asked for a definition of marriage to be enshrined in statute so as to protect it from
judicial attack,” he said. “I asked to extend the benefits based not on sexuality and sexual
behaviour but on economic dependency. I also asked that there be full and complete debate in
parliament including not invoking time allocation or closure.”

Not one of these conditions had been met by the government with Bill C-23, putting Mr. Wappel
in the position of having to oppose it. He is also encouraging as many of his colleagues as
possible to join with him in opposing the legislation.

Mr. Wappel is a lawyer by training and he took the opportunity of speaking to Bill C-23 to
point out the logical and legal absurdities in the legislation. The first point he made was
that his government was inventing a new definition for the term “conjugal” by virtue of their
use of the word in the bill in reference to same-sex couples. “In my view the bill is fatally
flawed for the following reasons,” he said. “It uses the term conjugal to include same-sex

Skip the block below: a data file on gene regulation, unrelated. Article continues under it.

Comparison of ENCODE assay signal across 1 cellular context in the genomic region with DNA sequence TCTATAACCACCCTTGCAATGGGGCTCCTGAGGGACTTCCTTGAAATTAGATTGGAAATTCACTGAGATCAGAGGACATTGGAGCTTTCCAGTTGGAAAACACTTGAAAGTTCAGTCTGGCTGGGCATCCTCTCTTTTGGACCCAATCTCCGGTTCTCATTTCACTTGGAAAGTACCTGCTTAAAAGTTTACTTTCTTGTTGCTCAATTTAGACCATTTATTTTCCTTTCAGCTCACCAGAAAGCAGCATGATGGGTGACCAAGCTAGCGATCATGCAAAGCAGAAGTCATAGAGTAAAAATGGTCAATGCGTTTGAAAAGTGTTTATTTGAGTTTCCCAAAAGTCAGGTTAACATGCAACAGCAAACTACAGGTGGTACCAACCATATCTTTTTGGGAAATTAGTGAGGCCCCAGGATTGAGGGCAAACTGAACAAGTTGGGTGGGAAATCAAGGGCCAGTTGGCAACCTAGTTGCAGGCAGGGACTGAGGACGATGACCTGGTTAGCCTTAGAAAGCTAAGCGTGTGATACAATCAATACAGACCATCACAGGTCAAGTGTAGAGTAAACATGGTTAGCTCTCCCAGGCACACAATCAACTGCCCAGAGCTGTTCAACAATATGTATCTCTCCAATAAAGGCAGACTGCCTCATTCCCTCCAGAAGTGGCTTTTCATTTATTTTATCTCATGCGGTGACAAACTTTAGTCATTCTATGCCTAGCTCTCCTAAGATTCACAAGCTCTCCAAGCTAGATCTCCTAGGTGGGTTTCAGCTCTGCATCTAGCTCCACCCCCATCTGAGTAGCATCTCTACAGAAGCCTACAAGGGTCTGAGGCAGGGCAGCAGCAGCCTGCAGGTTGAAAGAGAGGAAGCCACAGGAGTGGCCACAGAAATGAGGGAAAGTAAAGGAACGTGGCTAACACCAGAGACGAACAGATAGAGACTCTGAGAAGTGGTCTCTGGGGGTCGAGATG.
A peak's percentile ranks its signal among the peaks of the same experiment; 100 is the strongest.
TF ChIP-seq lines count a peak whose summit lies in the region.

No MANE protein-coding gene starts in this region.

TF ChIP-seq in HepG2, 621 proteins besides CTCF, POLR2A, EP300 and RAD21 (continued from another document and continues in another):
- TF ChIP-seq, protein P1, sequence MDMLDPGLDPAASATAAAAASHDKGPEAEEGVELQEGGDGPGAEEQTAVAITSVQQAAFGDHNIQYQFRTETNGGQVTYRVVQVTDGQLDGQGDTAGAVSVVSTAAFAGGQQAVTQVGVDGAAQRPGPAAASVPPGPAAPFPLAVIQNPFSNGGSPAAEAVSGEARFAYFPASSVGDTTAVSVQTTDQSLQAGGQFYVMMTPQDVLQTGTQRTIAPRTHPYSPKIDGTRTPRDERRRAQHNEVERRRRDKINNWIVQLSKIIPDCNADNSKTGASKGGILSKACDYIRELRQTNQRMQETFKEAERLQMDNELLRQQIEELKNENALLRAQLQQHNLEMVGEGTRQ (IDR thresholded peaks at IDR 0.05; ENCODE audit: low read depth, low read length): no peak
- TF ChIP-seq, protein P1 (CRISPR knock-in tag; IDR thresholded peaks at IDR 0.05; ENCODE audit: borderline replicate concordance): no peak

relationships. This is, quite simply, incorrect. The ordinary meaning of the word conjugal in
the English language is as follows: ‘Of marriage; the right of sexual intercourse with a
spouse; of the mutual relation of husband and wife’. To the question why the word conjugal has
been used to describe same sex couples, the justice department answers that the term conjugal
has a meaning in law that is different from that in dictionaries. This also is simply
incorrect. What is the legal meaning of conjugal? It is: ‘Of or belonging to marriage or the
married state; suitable or appropriate to the married state or to married persons;
matrimonial; connubial’.”

For Tom Wappel’s entire House of Commons speech, go to:


Last week during debate over the government’s same-sex benefits legislation, Bill C-23,
Liberal backbencher, John McKay (Scarborough East) spoke openly about his opposition to the
controversial bill. Nevertheless, when it came to the second reading vote on it, he wasn’t in
the House to join his 14 colleagues who did defy the Prime Minister’s wishes. In a press
release Wednesday, Reform House Leader, Chuck Strahl, took him and colleague Joe Volpe
(Eglinton-Lawrence) to task for “[standing] behind the curtains of the House of Commons and